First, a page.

Why are b-to-b marketers still resistant to branding?

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Seven years ago, after expressing my feelings in another magazine that branding should be as important for b-to-b companies as it is for consumer and retail marketers, several people pointed out that all the examples I cited in that article were b-to-c. ¶ I agreed that the case for b-to-b branding should be made with b-to-b success stories, and set out on a five-year-plus odyssey to document as many of those as I could find. How much trouble could it be, I wondered?

Well, plenty as it turns out. Branding success stories in the b-to-b arena are hard to find, and even harder to write about because people want to keep this information confidential.

I ultimately was able to put together 21 case studies of extraordinary b-to-b branding results and have included those in "The Case for B2B Branding: Pulling Away From the Business-to-Business Pack" (Thomson Texere).

Along the way, I picked up a few insights about why b-to-b marketers have such a hard time with branding. One I call the "Widget Mind-set." Many top b-to-b marketers started in technical disciplines such as engineering and science, so they tend to fixate on "features and benefits," believing that customers conduct exhausting comparisons of all available options to make logical, informed choices.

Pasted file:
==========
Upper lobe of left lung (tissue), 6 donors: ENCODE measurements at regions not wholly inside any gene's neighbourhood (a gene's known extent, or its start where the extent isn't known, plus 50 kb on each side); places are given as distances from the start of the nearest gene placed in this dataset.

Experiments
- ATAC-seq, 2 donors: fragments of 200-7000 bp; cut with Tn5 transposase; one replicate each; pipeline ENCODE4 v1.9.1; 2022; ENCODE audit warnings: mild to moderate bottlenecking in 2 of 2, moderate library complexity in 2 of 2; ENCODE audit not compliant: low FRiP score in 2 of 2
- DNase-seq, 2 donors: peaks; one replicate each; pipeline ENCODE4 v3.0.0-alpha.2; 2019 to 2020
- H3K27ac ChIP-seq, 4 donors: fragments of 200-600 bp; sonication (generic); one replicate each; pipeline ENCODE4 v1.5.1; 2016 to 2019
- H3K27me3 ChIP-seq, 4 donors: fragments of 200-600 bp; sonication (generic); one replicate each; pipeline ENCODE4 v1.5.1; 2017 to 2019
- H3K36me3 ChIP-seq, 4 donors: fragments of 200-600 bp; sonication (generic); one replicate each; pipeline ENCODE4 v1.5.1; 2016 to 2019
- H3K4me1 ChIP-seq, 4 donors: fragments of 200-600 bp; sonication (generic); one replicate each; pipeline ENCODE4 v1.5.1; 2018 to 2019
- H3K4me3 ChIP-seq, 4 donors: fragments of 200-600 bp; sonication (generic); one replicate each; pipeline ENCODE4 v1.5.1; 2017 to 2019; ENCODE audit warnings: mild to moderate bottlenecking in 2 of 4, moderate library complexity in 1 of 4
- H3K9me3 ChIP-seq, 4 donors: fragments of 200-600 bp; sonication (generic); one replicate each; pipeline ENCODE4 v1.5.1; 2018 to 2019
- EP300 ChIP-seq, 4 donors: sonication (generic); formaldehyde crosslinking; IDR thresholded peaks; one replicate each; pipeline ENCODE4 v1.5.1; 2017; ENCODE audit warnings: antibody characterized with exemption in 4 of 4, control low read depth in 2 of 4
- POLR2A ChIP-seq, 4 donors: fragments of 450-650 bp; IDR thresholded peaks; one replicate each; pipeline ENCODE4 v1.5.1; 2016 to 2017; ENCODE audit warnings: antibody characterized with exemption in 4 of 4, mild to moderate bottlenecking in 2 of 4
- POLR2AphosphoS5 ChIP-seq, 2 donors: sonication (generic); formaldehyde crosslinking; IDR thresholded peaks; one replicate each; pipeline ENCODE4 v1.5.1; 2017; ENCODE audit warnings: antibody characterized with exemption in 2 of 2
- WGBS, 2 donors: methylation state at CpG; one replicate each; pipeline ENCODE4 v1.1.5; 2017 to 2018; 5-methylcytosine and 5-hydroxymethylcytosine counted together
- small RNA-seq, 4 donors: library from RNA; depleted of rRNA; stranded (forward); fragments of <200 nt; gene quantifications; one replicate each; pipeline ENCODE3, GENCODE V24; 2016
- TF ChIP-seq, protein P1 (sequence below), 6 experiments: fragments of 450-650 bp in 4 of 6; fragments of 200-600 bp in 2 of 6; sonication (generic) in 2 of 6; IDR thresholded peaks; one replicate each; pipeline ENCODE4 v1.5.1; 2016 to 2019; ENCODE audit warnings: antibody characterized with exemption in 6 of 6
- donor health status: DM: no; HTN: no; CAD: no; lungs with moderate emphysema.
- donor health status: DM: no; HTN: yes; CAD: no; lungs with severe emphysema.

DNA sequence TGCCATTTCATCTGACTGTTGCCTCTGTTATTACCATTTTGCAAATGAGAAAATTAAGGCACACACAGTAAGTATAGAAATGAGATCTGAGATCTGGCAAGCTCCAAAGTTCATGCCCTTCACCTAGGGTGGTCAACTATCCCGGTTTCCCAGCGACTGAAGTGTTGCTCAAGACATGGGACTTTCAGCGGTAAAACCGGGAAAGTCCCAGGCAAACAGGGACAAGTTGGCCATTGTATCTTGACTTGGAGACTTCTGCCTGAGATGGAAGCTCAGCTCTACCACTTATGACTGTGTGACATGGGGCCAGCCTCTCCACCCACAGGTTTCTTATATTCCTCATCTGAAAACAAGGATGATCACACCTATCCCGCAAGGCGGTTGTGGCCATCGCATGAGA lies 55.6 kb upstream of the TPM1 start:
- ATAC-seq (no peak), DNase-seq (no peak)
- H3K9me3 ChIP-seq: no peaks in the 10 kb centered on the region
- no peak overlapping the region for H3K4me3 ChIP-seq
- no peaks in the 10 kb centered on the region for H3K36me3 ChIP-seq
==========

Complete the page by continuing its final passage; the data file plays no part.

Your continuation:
That's the dominant left side of the brain talking. Maybe they should also listen to their more intuitive side, because my view is that b-to-b buying decisions are made as much today by gut feel as the result of any detailed evaluation. Who has time for that?

Another problem is called the "Mission Statement Trap." We went through this period of writing mission statements covering every possible base. You know, "the best products for the best price, that are good for mankind and the environment, not to mention the self-esteem of our employees." Customers are too distracted to give you credit for all that.

A third problem is decentralization. Several decades of pushing marketing decisions down and out to divisions has been the kiss of death for brand-building. Effective brand builders have to speak with one voice, because branding is all about focusing "expectations."

When people see or hear your brand name, what do they expect? If they expect your products and services will do the job they have in mind for a reasonable cost, you have a sale. It's why brand image drives purchase decisions in today's b-to-b marketplace. And it's why branding should be at the top of your list of things to worry about.

Bob Lamons is president of Robert Lamons & Associates, a marketing and branding consulting firm. He can be reached at [email protected]

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